While the medical model has very little support, many individuals have found ways to beat multiple sclerosis with natural lifestyle strategies.
MS is a condition in which the body's own immune system attacks the fatty myelin sheaths that insulate nerve tissue. This results in scar tissue plaques that disrupt neurological signals throughout the body. MS actually means multiple scars/plaques/lesions. One of the major areas that is affected is the white matter of the brain and spinal cord which is mostly myelin
Multiple Sclerosis Pathogenesis:
Multiple sclerosis affects approximately 400,000 people in the United States alone, and 2.5 million worldwide, most of them being young adults. It expresses itself in four clinical forms: relapsing remitting MS (RRMS), secondary progressive MS (SPMS), primary progressive MS (PPMS), and progressive relapsing MD (PRMS).
Approximately 87% of patients present with RRMS, characterized by acute attacks (relapses) followed by partial or full recovery (remission). Patients can manifest with a heterogeneous group of symptoms including changes in vision (unilateral visual loss, diplopia), weakness, dyscoordination, sensory loss or distortions, or changes in bowel and bladder function.
Less diagnostic but also disabling symptoms include cognitive change, fatigue and mood disturbance. Progression of disease may eventually lead to severe disability. Life expectancy is 5 – 10 years less than the normal population.
Chronic Neurological Inflammation:
The MS disease is characterized by chronic inflammation within the nervous system. It is believed to be an auto-immune disease where the T lymphocytes attack the protective sheath (the myelin sheath) around the white areas of the brain including the brain stem, optic nerve, basal ganglia and spinal cord.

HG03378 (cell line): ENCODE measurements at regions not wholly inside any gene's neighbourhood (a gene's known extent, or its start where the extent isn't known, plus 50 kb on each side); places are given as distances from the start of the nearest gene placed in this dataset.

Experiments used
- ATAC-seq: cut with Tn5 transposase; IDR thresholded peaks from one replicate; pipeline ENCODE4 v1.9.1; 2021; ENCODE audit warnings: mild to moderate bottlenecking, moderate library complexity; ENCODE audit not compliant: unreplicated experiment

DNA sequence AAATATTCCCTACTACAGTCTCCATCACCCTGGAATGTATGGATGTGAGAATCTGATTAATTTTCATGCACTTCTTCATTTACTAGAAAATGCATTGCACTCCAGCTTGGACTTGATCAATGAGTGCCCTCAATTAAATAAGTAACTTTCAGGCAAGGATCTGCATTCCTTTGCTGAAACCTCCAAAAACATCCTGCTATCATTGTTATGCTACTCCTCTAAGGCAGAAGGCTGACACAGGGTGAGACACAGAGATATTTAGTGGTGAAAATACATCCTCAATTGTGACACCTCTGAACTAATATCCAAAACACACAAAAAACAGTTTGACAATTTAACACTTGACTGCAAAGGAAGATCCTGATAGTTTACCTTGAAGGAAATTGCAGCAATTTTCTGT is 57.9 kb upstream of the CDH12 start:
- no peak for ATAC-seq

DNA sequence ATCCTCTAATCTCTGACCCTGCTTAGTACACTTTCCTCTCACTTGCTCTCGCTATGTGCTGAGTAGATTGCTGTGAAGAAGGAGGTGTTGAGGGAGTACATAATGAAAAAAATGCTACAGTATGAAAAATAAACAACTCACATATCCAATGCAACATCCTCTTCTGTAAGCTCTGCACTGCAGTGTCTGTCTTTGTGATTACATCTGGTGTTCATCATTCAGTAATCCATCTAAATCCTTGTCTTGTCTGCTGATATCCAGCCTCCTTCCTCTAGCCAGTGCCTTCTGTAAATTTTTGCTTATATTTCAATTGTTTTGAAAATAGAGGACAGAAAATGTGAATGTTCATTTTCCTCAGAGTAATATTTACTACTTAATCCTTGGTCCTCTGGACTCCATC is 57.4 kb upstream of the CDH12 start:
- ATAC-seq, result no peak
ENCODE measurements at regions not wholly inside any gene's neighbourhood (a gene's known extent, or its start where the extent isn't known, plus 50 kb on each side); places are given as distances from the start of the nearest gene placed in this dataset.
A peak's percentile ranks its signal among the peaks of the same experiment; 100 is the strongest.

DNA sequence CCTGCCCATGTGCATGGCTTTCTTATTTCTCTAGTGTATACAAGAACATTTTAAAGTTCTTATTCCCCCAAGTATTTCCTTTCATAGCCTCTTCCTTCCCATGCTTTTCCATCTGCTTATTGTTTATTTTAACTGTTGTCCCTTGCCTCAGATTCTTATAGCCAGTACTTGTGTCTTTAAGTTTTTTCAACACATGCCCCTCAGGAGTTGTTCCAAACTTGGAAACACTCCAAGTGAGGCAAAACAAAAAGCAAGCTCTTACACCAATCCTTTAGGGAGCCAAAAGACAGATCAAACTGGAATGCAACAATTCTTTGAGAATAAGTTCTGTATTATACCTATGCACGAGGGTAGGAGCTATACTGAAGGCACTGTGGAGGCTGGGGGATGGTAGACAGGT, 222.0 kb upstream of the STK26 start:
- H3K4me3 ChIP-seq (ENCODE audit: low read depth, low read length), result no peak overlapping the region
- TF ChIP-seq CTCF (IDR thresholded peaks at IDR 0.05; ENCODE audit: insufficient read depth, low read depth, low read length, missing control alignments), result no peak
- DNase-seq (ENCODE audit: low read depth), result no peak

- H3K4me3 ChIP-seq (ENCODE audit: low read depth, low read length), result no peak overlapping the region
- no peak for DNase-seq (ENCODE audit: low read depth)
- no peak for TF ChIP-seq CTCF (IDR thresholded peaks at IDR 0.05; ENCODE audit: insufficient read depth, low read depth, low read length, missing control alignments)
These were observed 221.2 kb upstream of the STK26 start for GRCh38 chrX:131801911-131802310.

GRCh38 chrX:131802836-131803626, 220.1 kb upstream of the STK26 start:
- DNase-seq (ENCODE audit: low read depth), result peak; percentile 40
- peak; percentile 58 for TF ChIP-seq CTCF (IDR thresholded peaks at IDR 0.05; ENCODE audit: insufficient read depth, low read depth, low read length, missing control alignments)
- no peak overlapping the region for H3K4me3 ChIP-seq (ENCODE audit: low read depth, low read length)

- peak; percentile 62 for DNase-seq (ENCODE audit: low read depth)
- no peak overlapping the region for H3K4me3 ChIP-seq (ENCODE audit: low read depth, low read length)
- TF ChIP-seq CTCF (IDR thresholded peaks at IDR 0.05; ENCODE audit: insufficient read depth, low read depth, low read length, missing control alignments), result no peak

The white matter functions to carry signals between the gray matter regions, where the major processing is done and the rest of the body. When the myelin is lost the neuron can no longer effectively conduct electrical signals. The major cells that form the myelin are called oligodendrocytes (OD).
Remyelination and Glial Activation:
The body tries to remyelinate in the early phases of the disease but is unable to because the OD cells are under constant immune attack. As the OG cell numbers go up, the immune system in the brain which is controlled by the microglia cells becomes more active and this results in an aggravation of the MS process.
This is called glial activation and upon repeated destruction of the OG cells and myelin sheath this process leads to scar-like plaques that developed around the damaged neurons.
Additionally, MS is characterized by a breakdown in the blood brain barrier (which protects the brain from toxins, infectious microorganisms and our own immune system) and T lymphcytes which are normally unable to cross the blood brain barrier are able to enter into the neurological tissue. These T lymphocytes agitate more inflammatory mechanisms and promote swelling and further tissue destruction.